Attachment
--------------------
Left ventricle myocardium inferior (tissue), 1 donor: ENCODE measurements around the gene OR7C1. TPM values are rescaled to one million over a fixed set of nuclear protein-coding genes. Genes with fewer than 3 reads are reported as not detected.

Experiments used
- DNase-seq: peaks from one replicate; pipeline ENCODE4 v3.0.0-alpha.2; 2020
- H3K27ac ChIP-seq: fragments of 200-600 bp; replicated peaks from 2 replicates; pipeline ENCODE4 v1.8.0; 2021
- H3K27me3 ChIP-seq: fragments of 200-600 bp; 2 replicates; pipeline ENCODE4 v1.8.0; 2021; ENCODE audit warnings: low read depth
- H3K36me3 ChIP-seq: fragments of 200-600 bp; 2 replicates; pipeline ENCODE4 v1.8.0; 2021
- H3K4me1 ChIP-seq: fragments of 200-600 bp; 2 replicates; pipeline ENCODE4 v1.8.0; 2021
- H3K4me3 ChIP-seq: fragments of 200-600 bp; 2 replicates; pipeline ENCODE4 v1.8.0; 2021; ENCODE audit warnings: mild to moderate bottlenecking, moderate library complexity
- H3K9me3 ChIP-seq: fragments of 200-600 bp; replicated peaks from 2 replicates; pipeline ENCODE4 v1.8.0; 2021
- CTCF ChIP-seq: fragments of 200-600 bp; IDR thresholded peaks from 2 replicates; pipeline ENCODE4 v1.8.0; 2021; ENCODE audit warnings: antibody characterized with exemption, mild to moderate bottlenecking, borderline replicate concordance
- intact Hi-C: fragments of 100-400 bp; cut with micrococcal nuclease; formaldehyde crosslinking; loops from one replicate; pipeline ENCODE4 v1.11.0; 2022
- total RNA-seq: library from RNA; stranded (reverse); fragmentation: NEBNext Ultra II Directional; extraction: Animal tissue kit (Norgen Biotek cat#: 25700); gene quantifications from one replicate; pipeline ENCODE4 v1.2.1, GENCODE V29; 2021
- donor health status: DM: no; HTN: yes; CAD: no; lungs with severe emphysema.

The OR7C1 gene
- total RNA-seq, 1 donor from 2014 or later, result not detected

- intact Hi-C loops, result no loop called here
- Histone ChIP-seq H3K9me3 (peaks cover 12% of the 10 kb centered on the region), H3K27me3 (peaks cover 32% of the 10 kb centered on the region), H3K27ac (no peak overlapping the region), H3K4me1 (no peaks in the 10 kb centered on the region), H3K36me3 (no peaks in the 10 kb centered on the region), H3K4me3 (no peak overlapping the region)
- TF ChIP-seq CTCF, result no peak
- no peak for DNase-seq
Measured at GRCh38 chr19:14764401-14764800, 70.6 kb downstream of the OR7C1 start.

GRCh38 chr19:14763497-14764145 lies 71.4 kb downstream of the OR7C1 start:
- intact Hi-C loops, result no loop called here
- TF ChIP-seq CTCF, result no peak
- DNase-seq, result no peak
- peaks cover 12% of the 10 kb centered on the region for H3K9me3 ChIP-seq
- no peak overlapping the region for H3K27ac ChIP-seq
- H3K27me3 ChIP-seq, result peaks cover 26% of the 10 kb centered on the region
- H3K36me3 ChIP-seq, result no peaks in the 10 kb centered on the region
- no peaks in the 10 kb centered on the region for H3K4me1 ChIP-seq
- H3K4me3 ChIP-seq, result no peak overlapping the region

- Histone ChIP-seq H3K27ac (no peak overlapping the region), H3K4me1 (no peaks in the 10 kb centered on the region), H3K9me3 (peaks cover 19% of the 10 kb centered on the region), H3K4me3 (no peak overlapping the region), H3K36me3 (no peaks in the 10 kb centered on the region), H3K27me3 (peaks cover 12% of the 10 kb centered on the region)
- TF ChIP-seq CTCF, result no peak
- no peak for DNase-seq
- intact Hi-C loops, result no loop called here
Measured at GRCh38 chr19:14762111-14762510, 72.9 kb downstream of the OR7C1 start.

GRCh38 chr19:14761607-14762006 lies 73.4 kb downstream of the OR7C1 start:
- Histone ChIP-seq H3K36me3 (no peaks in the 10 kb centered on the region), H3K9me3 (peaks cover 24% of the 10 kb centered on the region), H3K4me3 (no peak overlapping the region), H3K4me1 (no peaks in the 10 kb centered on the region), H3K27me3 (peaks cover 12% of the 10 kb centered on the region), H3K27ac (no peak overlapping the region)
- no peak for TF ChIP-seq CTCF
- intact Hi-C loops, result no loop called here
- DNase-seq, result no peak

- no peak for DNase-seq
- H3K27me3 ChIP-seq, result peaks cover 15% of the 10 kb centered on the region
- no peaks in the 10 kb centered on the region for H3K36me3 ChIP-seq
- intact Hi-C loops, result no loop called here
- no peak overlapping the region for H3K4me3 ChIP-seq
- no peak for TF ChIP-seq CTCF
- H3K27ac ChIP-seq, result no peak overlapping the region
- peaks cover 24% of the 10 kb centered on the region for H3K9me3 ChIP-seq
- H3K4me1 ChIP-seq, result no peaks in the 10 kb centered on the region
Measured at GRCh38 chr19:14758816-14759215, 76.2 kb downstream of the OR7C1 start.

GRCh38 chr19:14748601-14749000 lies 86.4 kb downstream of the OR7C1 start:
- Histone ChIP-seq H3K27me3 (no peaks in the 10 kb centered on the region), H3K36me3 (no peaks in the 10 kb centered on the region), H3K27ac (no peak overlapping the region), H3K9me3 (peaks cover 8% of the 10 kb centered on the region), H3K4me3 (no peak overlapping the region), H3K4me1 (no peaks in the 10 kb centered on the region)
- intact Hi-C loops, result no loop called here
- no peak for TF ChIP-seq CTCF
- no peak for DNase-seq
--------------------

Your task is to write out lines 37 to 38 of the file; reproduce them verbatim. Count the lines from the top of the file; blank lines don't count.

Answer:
- Histone ChIP-seq H3K36me3 (no peaks in the 10 kb centered on the region), H3K9me3 (peaks cover 24% of the 10 kb centered on the region), H3K4me3 (no peak overlapping the region), H3K4me1 (no peaks in the 10 kb centered on the region), H3K27me3 (peaks cover 12% of the 10 kb centered on the region), H3K27ac (no peak overlapping the region)
- no peak for TF ChIP-seq CTCF